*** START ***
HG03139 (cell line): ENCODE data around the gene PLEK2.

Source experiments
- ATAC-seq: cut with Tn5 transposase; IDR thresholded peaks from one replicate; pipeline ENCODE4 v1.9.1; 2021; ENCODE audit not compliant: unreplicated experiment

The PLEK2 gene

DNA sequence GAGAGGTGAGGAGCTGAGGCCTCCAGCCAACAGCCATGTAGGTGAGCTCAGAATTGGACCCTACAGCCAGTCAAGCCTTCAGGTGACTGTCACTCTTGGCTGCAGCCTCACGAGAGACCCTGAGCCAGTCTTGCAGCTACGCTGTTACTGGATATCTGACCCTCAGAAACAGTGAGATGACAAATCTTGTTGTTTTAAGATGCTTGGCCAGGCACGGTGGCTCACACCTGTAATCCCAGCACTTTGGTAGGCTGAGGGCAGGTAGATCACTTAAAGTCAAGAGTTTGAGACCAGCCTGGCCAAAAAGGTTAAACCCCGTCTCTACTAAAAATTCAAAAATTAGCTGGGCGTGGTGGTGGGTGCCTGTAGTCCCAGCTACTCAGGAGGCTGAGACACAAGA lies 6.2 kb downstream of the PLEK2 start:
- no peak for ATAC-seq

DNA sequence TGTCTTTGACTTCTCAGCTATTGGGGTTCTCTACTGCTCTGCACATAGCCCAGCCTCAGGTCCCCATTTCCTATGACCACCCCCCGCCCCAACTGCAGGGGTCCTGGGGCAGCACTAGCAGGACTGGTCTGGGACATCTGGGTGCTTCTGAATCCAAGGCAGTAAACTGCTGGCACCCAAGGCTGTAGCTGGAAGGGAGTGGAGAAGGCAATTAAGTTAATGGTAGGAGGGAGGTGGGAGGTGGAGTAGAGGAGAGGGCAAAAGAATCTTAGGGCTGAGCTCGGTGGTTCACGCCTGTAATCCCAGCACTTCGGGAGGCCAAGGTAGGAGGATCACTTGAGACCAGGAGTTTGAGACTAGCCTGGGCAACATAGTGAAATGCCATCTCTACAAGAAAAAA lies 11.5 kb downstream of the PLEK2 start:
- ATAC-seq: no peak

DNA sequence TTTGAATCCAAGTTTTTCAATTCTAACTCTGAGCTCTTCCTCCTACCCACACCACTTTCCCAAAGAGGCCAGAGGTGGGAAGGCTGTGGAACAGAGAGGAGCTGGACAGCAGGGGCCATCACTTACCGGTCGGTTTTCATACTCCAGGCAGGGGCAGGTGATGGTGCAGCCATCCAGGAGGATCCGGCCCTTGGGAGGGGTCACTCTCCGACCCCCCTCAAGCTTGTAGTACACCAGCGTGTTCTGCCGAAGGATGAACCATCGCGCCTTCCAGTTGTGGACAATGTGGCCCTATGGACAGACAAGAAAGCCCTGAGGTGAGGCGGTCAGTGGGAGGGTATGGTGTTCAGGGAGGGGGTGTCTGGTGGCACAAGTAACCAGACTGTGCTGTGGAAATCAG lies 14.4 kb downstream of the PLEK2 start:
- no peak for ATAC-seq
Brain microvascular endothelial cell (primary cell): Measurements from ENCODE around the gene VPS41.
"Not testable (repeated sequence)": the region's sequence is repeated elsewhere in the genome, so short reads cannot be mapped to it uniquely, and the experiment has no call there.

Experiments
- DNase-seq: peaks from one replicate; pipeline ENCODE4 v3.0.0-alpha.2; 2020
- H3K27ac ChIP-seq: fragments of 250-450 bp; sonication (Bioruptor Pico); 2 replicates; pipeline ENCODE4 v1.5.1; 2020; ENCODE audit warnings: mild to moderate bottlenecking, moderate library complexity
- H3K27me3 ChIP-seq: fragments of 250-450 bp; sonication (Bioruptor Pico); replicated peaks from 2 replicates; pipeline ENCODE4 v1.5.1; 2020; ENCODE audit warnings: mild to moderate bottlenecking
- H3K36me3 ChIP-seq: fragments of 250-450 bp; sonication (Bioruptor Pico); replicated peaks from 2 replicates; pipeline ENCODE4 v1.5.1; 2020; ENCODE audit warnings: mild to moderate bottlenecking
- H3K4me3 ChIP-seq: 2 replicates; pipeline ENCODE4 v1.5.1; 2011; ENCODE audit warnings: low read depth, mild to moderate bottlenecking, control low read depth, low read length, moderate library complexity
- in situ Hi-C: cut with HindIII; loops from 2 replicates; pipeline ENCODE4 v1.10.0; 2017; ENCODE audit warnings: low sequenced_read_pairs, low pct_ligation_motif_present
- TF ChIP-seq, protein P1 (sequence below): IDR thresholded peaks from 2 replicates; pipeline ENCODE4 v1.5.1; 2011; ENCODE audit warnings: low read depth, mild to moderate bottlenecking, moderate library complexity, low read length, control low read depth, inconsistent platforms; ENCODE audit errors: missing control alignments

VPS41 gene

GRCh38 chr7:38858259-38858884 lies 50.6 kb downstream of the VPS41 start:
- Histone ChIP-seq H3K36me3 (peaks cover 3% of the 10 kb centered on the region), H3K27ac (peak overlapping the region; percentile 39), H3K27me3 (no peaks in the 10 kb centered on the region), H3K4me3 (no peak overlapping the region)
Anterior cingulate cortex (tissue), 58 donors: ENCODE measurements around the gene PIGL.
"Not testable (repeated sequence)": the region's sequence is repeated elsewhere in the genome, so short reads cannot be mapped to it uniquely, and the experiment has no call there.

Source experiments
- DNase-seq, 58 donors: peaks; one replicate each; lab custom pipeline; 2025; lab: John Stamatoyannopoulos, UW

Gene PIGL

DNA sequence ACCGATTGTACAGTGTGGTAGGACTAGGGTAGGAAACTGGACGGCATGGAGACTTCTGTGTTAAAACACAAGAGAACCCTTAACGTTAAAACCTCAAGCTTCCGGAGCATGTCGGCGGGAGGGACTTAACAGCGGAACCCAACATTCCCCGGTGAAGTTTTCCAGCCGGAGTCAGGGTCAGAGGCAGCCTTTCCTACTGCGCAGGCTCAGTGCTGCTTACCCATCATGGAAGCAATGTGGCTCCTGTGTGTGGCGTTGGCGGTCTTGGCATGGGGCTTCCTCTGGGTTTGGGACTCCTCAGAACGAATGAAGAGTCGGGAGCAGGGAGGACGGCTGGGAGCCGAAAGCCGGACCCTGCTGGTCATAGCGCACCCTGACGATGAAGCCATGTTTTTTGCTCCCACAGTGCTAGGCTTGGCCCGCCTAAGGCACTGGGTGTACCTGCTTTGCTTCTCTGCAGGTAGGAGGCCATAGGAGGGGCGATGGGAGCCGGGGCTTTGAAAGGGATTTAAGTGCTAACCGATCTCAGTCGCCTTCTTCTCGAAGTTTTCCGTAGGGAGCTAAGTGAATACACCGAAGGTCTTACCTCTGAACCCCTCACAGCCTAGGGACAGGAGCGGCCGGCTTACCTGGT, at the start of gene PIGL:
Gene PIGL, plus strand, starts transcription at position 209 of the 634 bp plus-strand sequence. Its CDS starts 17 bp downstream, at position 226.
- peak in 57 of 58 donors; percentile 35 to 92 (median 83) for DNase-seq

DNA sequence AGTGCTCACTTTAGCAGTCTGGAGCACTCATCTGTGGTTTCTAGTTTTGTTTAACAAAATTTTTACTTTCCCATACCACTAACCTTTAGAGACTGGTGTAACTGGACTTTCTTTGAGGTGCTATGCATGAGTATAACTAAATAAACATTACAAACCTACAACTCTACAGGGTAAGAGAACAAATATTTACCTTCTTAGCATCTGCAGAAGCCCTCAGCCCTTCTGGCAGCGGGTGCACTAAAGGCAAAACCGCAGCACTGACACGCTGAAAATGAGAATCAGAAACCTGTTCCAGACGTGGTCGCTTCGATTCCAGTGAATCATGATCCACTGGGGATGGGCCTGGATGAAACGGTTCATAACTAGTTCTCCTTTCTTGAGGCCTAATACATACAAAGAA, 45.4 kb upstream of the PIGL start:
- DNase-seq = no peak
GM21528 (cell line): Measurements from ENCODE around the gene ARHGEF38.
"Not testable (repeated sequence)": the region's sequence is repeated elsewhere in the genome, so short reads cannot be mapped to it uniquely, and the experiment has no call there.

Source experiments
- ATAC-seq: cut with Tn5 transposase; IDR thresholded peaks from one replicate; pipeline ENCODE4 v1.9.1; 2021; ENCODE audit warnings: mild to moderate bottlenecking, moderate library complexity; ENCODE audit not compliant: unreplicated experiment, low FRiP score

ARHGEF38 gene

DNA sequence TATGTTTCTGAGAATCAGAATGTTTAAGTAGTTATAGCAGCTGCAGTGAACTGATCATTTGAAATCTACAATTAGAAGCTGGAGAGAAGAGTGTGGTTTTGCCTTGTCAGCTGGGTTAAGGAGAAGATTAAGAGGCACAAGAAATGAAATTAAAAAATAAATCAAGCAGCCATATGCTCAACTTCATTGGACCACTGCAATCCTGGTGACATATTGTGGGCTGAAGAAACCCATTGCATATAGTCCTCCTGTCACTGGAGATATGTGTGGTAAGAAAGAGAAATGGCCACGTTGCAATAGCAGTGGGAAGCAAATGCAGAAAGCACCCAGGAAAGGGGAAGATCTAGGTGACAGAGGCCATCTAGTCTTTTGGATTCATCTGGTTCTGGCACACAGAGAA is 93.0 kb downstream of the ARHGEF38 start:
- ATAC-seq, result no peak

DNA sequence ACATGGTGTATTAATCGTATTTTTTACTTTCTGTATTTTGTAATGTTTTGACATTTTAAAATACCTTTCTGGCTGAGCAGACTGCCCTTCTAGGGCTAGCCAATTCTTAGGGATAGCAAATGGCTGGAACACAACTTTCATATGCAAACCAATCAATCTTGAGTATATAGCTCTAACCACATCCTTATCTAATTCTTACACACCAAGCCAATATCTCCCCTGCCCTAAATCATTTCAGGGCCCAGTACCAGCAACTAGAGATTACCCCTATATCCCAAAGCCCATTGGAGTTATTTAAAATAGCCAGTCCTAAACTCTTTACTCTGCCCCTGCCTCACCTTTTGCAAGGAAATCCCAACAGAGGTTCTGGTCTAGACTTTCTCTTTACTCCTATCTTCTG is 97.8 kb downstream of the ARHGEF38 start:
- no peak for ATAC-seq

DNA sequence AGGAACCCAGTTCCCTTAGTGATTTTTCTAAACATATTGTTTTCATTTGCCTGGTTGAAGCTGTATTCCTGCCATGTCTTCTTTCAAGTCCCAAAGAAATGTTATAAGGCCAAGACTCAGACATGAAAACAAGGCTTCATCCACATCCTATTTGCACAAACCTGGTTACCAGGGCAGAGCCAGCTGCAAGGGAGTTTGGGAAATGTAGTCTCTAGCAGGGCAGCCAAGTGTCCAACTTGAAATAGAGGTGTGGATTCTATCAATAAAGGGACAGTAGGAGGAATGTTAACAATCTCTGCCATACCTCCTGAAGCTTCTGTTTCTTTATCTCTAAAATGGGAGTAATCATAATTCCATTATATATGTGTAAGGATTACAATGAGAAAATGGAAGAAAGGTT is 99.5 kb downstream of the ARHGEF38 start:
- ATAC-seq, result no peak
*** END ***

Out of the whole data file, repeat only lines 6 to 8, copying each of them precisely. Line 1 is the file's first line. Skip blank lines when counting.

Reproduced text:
- no peak for ATAC-seq

DNA sequence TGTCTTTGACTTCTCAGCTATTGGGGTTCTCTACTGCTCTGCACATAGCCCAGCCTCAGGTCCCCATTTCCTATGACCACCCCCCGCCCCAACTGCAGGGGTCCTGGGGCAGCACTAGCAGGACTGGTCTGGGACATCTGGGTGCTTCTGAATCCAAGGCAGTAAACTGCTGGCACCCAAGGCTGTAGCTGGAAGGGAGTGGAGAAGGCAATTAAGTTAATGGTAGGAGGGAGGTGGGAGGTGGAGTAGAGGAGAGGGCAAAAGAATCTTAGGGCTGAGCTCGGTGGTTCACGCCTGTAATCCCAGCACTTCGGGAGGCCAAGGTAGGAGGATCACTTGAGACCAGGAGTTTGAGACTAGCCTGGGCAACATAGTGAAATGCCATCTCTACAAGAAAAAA lies 11.5 kb downstream of the PLEK2 start:
- ATAC-seq: no peak